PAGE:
About Lily and the Slug Club. I assumed Snape had taught her some of his techniques years earlier, and this was how she became so good with potions.


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  #110  
Old May 11th, 2014, 1:58 pm
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Re: Lily Evans Potter: Character Analysis v.3

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About Lily and the Slug Club. I assumed Snape had taught her some of his techniques years earlier, and this was how she became so good with potions.
I got the impression that Lily and Snape were both in pretty much the same class of Potion talent (since Lily continued to be an impressive brewer after splitting with Snape and Slughorn described her as having an intuitive knack for Potions, and since Snape continued to be an impressive brewer after splitting with Lily and was apparently in the Slug Club as well, since he was at that Christmas party with the other alumni, and became Potions master), with Snape being a bit more proficient due to Slughorn saying Snape was the best at a first time brew until Harry came along using his perfected notes to brew even better first time. I figure that Snape and Lily collaborated some, before their split, and were each talented in Potions in their own right. I think it's entirely possible they benefited from each other's input, just as it's possible that either Lily taught Snape a bunch of stuff that he wrote down and continued to perfect or that Snape taught Lily a bunch of stuff and she learned from that and continued to brew well and maybe come up with new stuff, for all we know. (To discuss Snape more specifically with me, please reply to Snape stuff on the Snape thread. I'd have replied there, but it seems equally about Lily and Snape so far, so I guess replying here is the thing to do, since there's no joint Snape and Lily thread, anymore.)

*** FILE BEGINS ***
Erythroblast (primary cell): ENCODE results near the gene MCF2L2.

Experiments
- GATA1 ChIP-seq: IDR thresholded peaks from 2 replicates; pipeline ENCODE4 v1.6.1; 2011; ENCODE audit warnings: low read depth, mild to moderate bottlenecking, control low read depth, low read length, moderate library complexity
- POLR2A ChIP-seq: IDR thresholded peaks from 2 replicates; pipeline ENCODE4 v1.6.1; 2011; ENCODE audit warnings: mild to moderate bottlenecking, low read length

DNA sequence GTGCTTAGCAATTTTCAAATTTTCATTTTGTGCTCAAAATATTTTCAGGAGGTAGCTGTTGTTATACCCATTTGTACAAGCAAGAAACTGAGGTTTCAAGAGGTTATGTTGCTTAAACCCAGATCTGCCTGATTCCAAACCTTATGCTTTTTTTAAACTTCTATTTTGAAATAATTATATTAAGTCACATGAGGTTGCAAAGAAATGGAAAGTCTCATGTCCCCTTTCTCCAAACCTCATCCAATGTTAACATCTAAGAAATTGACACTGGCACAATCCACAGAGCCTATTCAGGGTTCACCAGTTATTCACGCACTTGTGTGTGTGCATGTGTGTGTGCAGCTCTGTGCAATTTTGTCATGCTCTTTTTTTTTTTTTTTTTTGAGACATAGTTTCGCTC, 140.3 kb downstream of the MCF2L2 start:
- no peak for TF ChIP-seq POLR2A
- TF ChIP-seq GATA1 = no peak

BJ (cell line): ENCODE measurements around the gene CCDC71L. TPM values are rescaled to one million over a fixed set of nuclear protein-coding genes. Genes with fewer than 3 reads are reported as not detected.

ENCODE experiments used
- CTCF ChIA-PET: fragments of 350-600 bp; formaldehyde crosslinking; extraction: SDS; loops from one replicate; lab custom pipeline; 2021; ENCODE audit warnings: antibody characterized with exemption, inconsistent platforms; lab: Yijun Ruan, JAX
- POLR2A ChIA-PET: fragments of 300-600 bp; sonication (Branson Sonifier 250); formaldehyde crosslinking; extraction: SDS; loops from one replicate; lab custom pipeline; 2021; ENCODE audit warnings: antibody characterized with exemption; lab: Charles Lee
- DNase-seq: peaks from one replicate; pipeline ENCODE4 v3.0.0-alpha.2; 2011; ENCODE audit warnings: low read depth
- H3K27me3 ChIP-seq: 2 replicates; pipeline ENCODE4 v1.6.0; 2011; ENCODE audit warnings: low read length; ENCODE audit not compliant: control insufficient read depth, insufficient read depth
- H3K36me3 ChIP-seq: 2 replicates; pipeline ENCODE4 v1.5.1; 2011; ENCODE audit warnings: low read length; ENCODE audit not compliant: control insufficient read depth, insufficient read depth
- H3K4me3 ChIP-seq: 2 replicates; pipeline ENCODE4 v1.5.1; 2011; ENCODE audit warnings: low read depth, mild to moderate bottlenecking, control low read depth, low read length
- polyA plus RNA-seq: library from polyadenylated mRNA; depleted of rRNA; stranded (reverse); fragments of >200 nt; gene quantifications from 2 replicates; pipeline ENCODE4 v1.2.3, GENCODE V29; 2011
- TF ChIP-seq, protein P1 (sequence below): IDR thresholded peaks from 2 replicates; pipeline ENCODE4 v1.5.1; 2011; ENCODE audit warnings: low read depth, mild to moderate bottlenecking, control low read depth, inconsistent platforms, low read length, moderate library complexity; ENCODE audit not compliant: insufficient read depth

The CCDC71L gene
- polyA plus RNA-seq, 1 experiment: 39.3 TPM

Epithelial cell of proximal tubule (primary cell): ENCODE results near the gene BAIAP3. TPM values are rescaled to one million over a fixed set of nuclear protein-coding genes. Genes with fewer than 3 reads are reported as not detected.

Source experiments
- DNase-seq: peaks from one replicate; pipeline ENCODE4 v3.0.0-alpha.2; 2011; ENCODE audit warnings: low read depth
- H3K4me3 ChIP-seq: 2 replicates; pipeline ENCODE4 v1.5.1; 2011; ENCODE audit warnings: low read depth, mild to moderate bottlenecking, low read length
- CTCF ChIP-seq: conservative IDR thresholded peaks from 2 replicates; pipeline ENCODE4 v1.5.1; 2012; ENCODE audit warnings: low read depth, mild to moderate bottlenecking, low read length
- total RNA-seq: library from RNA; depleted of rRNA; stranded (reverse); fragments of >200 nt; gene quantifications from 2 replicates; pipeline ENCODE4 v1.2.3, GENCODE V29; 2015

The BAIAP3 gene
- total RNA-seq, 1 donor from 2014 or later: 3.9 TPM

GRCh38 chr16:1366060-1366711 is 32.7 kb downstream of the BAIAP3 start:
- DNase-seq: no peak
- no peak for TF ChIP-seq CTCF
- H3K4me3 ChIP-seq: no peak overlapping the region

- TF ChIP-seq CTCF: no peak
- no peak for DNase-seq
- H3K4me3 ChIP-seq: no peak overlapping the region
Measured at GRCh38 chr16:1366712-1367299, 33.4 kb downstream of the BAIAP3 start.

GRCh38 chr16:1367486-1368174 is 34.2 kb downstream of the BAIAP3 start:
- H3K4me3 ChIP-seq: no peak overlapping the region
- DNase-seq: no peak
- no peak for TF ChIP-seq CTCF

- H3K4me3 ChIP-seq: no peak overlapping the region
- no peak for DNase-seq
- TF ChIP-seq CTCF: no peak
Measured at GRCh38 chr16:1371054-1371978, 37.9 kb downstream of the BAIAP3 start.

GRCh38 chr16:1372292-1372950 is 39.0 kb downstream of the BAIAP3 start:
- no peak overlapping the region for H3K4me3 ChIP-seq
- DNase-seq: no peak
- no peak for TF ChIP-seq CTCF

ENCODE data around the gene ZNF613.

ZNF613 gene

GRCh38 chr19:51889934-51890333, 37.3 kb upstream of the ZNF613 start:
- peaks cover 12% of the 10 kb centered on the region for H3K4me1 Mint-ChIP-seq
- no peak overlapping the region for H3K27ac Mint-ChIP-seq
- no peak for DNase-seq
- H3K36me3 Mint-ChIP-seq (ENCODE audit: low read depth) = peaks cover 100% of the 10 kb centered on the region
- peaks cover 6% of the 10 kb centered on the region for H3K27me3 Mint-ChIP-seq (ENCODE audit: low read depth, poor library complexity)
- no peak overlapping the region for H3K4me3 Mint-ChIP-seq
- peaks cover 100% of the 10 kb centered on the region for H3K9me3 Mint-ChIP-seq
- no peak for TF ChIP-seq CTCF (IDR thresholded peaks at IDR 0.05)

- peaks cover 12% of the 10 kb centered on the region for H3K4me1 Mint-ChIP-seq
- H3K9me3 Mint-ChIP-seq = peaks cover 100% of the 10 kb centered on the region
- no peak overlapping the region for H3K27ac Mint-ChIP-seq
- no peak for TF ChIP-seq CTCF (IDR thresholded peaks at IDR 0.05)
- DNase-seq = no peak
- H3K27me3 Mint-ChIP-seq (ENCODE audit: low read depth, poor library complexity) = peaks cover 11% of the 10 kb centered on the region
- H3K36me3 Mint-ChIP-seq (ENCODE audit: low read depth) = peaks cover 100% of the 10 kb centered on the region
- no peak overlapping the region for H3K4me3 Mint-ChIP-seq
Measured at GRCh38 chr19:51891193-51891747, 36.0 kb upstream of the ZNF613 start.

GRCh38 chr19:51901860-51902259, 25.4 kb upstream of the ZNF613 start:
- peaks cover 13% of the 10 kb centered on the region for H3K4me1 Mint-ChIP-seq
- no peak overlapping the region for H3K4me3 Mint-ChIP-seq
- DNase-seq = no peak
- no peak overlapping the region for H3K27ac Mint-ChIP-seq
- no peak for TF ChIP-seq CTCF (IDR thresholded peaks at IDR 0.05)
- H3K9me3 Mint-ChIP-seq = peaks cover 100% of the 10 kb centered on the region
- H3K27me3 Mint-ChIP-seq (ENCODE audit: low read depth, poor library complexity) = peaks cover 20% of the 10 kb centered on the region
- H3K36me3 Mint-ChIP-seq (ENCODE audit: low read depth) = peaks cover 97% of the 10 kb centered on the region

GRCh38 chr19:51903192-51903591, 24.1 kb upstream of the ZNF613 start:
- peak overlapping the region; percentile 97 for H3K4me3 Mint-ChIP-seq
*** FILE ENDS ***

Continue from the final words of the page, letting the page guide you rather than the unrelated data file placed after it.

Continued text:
Regardless, even to follow brewing (or cooking) instructions really well takes some talent, esp. if one does it in such a way that it looks natural and effortless, so I don't think that's chopped liver, in terms of impressive talent.